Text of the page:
For a preview of the upcoming presidential debate, you could do worse than taking a look at the video or transcript of the hourlong debate that happened September 20 between Elizabeth Warren and Scott Brown, the candidates for U.S. Senate in Massachusetts.
Some of the issues were particular to the Massachusetts race, with Senator Brown calling on Professor Warren — he called her Professor Warren throughout the debate — to release her Harvard personnel records to demonstrate what role, if any, her claimed American Indian status played in her hiring. Senator Brown also faulted Professor Warren for personally contributing to the high cost of college by earning nearly $300,000 a year, plus zero interest loans, to teach one class. And he faulted her for taking $250,000 from the Travelers insurance company to consult on denying claims for asbestos poisoning.
But other themes in the debate are likely to be heard in the session between President Obama and Mitt Romney.
Professor Warren sought to depict Senator Brown as a friend of billionaires and big oil companies, asking "whose side do you stand on?" She said she favored a "balanced approach" to deficit reduction — one of President Obama's favorite euphemisms for tax increases.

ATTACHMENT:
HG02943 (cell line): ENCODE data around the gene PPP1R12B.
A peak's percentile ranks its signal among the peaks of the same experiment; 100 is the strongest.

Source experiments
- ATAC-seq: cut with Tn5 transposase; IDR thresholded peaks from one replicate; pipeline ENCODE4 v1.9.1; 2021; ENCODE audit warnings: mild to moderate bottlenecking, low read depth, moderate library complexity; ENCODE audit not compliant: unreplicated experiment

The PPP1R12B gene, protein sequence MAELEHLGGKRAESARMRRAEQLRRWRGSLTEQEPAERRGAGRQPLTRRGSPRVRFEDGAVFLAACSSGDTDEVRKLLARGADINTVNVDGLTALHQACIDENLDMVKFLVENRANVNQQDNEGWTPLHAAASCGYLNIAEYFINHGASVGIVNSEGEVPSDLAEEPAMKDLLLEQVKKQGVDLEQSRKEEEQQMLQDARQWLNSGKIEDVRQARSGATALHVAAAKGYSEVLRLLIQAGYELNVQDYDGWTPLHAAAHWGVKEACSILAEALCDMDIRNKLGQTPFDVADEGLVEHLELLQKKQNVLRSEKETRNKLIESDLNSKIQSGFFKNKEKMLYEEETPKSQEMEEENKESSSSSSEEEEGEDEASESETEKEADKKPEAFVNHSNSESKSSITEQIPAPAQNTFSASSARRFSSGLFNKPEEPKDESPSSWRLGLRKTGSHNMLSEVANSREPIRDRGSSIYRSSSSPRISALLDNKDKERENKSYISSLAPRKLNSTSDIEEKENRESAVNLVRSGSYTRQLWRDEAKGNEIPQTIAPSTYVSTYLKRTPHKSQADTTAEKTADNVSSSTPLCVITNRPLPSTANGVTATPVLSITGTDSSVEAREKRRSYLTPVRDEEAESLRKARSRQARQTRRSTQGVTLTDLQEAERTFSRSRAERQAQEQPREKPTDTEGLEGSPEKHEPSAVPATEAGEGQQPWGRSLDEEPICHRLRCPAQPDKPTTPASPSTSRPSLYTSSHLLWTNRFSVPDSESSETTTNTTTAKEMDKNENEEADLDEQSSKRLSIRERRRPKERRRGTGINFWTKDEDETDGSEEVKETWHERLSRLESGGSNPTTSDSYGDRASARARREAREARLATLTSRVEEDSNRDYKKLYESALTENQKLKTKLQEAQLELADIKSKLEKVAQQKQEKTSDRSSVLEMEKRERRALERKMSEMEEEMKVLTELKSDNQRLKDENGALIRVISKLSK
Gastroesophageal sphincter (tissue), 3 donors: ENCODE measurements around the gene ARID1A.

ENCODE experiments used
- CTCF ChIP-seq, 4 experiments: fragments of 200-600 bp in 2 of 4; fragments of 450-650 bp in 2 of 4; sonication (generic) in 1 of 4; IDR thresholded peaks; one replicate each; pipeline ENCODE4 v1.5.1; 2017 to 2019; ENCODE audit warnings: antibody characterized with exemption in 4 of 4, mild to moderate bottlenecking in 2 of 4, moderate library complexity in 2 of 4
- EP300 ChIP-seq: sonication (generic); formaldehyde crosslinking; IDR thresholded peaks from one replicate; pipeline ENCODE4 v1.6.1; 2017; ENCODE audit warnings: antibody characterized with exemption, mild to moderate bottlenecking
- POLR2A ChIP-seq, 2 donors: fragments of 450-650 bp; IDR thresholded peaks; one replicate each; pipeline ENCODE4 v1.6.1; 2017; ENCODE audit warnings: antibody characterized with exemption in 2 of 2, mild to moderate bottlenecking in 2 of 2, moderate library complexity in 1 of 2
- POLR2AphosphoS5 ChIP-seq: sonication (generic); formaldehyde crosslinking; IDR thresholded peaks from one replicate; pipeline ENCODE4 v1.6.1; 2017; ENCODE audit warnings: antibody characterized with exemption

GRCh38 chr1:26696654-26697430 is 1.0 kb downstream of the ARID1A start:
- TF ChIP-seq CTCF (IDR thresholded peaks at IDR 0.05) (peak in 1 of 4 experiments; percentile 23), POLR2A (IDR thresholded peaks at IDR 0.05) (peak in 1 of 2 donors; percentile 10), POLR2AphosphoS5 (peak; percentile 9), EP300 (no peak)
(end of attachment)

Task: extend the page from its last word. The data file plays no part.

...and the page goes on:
Senator Brown sought to depict Professor Warren as a tax-increaser, and he genially deflected her attacks. "Her criticism of me is that I'm not gonna raise taxes, and that's an accurate criticism," he said. At another point, he said, "The criticism you're hearing...I don't want to raise taxes. Guilty as charged." He said of Professor Warren, "she's obsessed with raising taxes....The first thing, every single time, is to raise taxes."
Responding to Professor Warren's criticism of him for a vote she described as cutting oil subsidies, Senator Brown noted that gas prices are $4 a gallon, and said, "I'm no friend of big oil. I'm a friend of the motorist." Professor Warren retorted that what she called the "big five" oil companies made $137 billion in profits last year.
Senator Brown also rejected Professor Warren's attempt to divide Americans into the top 3% versus everyone else, or billionaires and oil companies versus everyone else. "Fingerpointing, us versus them, the haves and have-nots," he said.
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